The EZ command was just sooooooo much simpler and once we started using it, we had fun with it and didn't have to take rolaids figuring it out. I really like the simplicity of that system. I really want to enjoy this hobby and to do that, I need the kiss principal (keep it simple stupid) -- smile.



I will most likely end up doing the same thing and thanks for the suggestion.:)



It sound like a great idea and worthy of a good try:)
I wish to thank everyone for all the help. Right now it is really hard to get everything together when you're 78 years old and entering something that is completely alien to your normal activities. The beginning is a steep learning curve but one that will get easier as time goes by.

I have never been one that has great oratory skills, so if something just doesn't make äny sence you will just have to pardon me.


I thought you could squeeze it on a 4' x 8' table. Toy man, check out TJ's threads, there is a picture showing his layout with the 22's with the foam sides. Do you know how to search his threads?
I complimented him on the idea.
Nice idea.:thumbsup:




Edit......
I went and looked I guess I don't know how to search for them too.:laugh:

TJ put those pictures of your layout with the foam here please. I can't find them.:D
 

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Big Ed,

That's nice of you to remember and offer the compliment. :thumbsup: Here's an overhead of my relatively simple "flatland" 4x8 layout that uses a combination of 22" and 18" radius track:



Here's the foam around the edge. Doesn't look so slick, but I like the way it cushions the edge for me and for any train derail:



More pics on Post #1 of this thread ...

http://www.modeltrainforum.com/showthread.php?t=2951

TJ
 

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Discussion Starter #16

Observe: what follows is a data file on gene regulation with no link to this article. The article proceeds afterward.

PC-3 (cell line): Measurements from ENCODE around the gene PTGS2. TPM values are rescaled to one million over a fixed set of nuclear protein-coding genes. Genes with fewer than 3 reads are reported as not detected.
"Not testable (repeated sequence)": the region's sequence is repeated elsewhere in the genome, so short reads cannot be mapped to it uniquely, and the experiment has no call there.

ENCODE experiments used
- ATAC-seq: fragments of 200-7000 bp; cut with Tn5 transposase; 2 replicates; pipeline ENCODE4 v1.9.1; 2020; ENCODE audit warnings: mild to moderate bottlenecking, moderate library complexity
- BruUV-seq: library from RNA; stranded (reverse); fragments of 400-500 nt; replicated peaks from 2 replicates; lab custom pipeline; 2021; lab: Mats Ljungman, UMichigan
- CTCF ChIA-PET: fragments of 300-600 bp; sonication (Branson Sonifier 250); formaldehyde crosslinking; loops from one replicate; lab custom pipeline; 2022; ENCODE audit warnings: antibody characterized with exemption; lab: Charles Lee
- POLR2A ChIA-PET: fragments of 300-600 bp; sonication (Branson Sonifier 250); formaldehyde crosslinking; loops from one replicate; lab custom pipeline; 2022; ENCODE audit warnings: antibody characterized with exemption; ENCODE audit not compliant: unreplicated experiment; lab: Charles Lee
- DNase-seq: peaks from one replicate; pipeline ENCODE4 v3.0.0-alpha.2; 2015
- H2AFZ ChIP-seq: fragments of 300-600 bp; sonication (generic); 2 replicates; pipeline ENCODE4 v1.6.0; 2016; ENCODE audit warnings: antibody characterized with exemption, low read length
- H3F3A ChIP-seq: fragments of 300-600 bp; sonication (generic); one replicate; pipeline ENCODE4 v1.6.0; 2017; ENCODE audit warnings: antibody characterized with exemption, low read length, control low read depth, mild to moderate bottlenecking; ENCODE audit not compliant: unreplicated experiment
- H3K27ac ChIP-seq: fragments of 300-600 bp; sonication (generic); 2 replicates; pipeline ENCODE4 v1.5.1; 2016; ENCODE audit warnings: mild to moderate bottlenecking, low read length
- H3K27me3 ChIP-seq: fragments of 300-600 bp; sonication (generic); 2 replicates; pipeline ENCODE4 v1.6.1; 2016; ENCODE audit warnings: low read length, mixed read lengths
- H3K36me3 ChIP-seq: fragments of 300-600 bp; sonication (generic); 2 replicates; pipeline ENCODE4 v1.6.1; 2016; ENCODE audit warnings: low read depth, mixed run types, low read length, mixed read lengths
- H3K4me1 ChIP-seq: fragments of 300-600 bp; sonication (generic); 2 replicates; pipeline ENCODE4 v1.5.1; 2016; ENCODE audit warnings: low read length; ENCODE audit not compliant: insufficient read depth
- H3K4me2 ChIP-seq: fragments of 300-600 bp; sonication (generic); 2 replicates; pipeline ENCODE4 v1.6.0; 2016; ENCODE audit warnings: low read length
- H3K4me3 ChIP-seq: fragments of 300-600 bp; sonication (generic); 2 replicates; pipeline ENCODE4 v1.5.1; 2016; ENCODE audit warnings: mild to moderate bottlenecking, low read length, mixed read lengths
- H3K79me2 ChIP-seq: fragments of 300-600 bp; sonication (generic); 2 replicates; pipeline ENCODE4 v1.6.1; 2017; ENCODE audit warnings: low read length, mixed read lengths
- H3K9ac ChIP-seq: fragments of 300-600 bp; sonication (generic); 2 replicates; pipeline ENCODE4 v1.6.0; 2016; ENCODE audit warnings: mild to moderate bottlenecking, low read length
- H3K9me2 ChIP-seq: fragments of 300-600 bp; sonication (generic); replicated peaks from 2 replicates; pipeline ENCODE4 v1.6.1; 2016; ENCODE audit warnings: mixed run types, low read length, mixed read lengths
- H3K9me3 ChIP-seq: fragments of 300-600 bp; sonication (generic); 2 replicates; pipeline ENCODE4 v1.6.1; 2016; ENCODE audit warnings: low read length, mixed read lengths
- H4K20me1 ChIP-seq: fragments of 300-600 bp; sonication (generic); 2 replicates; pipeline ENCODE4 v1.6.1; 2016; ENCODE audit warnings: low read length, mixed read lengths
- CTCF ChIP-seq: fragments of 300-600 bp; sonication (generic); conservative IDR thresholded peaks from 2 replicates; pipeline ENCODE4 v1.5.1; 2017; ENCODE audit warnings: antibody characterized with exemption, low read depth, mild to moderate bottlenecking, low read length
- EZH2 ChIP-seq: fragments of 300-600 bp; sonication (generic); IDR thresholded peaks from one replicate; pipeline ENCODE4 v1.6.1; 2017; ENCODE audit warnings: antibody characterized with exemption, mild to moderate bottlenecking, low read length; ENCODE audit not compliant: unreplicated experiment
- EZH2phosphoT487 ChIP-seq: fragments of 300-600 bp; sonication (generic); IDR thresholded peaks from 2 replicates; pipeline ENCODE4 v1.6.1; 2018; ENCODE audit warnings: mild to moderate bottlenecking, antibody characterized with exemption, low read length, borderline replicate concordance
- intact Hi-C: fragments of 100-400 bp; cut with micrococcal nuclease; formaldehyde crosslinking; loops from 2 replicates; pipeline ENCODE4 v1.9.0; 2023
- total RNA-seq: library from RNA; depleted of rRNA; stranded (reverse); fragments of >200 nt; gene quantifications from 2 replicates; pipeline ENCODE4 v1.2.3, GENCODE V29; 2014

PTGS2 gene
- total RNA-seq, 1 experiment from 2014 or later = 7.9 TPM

I really wish to thank you guys for you have really help me out. I now understand a lot that I did not before and all of you have really been great.

When I ordered the track, I ordered all 22 degree track and forgot about needing the gentle curve at the beginning, so I am going to have to find some 28 degree or there about and stick the 22 degree in the center. I just wanted to let you guys know how grateful I am.

I really like your country layout and can only hope mine turns out half as good.
Thank you so much
Nathaniel
 

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Nathaniel, we're glad to have you and hope you make a habit of coming back. We have a lot of fun with this site and welcome new friends. Again, please forgive the lack of response at the beginning---in my case, it was (uncharacteristically) refraining because of total ignorance about HO track. Next time, I promise to jump right in, give you bad information and make a fool of myself!:D
 

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When I ordered the track, I ordered all 22 degree track and forgot about needing the gentle curve at the beginning, so I am going to have to find some 28 degree or there about and stick the 22 degree in the center. I just wanted to let you guys know how grateful I am.

I really like your country layout and can only hope mine turns out half as good.
Thank you so much
Nathaniel
Nath, its inches, not degrees :)
i don't believe there such thing as fixed 28R curve, you probably meant 18R. with that i don't like how 22 and 18 are sitting together, they are to far from each other. so i laid out the inner track to be at 19.5R with flexible rail (90% of track material i use).
as far as turnout numbers, that will depend on many things: your layout idea, equipment you going to run etc. becasue of your limited space i can assume #4 will be appropriate for you. but again, it depends.

i think you approaching it in somewhat incorrect way - buying stuff (you mentioned turnouts). if i may suggest, plan your thing out and then buy items you actually need. this is not the cheapest hobby to buy stuff you don't need.

could be usefull- nmra beginners guide
http://www.nmra.org/beginner/

ADD: i don't buy model railroad books. in my cynical opinion they are here for the purpose of making money rather then teaching (anyone remembers that sleazebag with 30 page "ultimate guide" who came here?). with that i think Track-Planning-Realistic-Operation really stands out. they don't give you fish in form of ready layouts, instead they show how real RRs operate, some of common trackage elements (crossover, scissor-crossover etc ) and show how to implement it in with our space limitations in mind.
highly recomended

========================
and for your computer challenges, i'd say you are fine. unlike some (you know who you are;)) you managed to make a single reply post with multiquotes instead of flooding bunch of individual messages. easier to read thread is a good thing.